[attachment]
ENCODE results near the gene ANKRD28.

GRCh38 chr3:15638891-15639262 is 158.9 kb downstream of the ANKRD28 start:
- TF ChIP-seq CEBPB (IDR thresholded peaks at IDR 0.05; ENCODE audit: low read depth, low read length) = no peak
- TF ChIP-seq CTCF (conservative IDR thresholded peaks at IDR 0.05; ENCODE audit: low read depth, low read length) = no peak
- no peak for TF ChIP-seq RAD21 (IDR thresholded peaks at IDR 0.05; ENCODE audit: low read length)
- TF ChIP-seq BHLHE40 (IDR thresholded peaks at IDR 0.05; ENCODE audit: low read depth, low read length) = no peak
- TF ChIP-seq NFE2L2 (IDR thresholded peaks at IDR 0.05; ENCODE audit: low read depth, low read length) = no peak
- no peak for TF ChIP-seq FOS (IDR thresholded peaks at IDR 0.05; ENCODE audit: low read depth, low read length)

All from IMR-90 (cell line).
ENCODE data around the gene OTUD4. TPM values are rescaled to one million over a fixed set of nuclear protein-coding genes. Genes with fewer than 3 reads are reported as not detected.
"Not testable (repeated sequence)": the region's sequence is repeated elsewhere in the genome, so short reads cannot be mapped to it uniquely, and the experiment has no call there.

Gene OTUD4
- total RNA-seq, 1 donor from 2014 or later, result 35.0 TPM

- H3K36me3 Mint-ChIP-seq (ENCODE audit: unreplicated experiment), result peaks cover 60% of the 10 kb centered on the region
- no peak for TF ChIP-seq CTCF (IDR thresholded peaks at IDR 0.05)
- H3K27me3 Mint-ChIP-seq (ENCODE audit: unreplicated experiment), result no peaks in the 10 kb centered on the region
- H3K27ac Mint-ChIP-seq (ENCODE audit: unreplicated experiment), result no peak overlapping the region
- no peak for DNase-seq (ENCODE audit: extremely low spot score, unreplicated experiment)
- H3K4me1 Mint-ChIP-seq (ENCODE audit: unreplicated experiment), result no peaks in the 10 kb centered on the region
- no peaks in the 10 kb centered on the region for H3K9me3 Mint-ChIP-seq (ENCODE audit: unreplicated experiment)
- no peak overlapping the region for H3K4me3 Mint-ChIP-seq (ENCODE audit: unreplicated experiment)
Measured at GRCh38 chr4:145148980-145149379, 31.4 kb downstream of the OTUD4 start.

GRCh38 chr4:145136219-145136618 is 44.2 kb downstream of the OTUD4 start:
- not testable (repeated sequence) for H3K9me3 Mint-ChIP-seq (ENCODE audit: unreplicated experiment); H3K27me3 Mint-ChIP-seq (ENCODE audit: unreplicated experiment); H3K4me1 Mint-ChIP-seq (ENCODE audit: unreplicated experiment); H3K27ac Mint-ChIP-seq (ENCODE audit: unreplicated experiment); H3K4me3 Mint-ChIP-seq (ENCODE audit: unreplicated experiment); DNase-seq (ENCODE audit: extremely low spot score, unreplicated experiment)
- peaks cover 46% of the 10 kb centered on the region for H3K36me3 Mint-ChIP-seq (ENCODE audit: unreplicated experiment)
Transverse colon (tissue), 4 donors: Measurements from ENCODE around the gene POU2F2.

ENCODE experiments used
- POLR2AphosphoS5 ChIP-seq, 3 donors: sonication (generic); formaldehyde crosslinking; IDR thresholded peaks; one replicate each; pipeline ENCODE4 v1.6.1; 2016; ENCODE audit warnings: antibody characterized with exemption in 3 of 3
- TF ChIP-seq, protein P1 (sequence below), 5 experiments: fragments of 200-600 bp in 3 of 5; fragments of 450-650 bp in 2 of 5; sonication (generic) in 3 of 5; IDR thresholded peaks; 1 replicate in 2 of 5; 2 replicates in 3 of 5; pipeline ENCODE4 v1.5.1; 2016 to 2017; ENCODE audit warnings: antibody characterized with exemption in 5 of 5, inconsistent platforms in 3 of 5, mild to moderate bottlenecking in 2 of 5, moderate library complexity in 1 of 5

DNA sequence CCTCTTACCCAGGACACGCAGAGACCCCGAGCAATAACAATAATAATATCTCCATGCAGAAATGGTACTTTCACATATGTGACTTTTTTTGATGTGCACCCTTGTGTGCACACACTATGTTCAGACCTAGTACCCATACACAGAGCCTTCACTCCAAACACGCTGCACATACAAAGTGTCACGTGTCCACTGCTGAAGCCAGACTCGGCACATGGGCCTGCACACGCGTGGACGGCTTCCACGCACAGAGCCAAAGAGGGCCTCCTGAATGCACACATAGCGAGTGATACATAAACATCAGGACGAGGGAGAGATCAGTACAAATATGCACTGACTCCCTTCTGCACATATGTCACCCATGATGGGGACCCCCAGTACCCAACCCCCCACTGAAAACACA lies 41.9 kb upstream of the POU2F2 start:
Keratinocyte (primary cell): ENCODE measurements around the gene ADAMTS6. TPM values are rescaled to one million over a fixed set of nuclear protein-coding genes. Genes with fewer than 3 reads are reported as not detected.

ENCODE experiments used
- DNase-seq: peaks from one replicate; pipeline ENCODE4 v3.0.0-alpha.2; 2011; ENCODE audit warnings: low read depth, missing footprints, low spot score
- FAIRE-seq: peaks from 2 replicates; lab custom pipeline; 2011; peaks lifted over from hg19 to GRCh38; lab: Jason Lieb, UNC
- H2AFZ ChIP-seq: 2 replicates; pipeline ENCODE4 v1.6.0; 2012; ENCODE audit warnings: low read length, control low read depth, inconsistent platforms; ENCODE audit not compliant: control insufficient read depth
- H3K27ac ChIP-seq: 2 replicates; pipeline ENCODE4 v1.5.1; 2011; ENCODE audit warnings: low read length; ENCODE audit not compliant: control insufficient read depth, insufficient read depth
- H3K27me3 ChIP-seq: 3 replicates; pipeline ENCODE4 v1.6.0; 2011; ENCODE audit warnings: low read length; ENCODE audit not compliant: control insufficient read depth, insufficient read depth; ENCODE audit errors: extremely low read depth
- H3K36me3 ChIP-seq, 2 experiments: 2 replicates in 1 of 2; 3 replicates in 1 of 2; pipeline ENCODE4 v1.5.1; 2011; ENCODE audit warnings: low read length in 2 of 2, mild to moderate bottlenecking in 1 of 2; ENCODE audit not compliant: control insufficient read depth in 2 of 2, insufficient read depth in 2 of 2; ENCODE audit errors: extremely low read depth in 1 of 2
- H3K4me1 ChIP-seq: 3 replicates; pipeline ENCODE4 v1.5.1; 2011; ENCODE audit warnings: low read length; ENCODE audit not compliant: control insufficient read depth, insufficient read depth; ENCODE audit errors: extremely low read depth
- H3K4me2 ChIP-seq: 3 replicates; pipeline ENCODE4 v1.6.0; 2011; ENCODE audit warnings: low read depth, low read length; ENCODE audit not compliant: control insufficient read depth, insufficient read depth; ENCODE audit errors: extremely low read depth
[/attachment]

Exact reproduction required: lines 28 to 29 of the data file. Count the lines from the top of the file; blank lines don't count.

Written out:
- POLR2AphosphoS5 ChIP-seq, 3 donors: sonication (generic); formaldehyde crosslinking; IDR thresholded peaks; one replicate each; pipeline ENCODE4 v1.6.1; 2016; ENCODE audit warnings: antibody characterized with exemption in 3 of 3
- TF ChIP-seq, protein P1 (sequence below), 5 experiments: fragments of 200-600 bp in 3 of 5; fragments of 450-650 bp in 2 of 5; sonication (generic) in 3 of 5; IDR thresholded peaks; 1 replicate in 2 of 5; 2 replicates in 3 of 5; pipeline ENCODE4 v1.5.1; 2016 to 2017; ENCODE audit warnings: antibody characterized with exemption in 5 of 5, inconsistent platforms in 3 of 5, mild to moderate bottlenecking in 2 of 5, moderate library complexity in 1 of 5